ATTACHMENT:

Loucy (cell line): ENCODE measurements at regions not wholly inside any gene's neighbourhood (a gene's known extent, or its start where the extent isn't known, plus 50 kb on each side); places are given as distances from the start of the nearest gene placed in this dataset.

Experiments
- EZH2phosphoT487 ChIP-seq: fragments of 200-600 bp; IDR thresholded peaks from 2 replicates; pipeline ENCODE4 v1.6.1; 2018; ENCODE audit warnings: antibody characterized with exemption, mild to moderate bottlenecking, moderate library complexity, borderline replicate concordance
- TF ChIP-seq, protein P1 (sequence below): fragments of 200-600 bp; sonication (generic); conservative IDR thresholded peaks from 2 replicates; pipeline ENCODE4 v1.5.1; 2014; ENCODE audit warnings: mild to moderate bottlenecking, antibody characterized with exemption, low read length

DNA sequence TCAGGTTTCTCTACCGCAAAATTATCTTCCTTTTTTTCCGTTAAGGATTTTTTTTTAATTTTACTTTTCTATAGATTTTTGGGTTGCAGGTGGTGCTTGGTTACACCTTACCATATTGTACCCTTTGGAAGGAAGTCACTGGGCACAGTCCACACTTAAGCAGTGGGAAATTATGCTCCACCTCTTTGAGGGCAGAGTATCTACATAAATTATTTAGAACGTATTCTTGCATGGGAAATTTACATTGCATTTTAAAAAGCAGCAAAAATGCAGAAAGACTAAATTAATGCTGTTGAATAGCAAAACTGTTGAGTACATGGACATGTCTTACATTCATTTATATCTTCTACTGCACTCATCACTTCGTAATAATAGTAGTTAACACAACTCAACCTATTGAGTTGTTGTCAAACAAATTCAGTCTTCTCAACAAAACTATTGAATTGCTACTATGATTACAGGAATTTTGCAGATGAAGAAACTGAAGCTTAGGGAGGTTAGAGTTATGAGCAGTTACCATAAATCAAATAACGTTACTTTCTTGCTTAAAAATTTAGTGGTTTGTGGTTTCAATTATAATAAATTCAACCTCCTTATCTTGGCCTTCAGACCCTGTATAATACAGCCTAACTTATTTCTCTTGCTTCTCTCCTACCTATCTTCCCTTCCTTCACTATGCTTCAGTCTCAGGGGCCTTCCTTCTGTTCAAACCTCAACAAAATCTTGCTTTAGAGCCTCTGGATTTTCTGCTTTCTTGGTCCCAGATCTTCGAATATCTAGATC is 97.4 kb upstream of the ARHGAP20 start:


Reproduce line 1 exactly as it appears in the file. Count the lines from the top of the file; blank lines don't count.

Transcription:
Loucy (cell line): ENCODE measurements at regions not wholly inside any gene's neighbourhood (a gene's known extent, or its start where the extent isn't known, plus 50 kb on each side); places are given as distances from the start of the nearest gene placed in this dataset.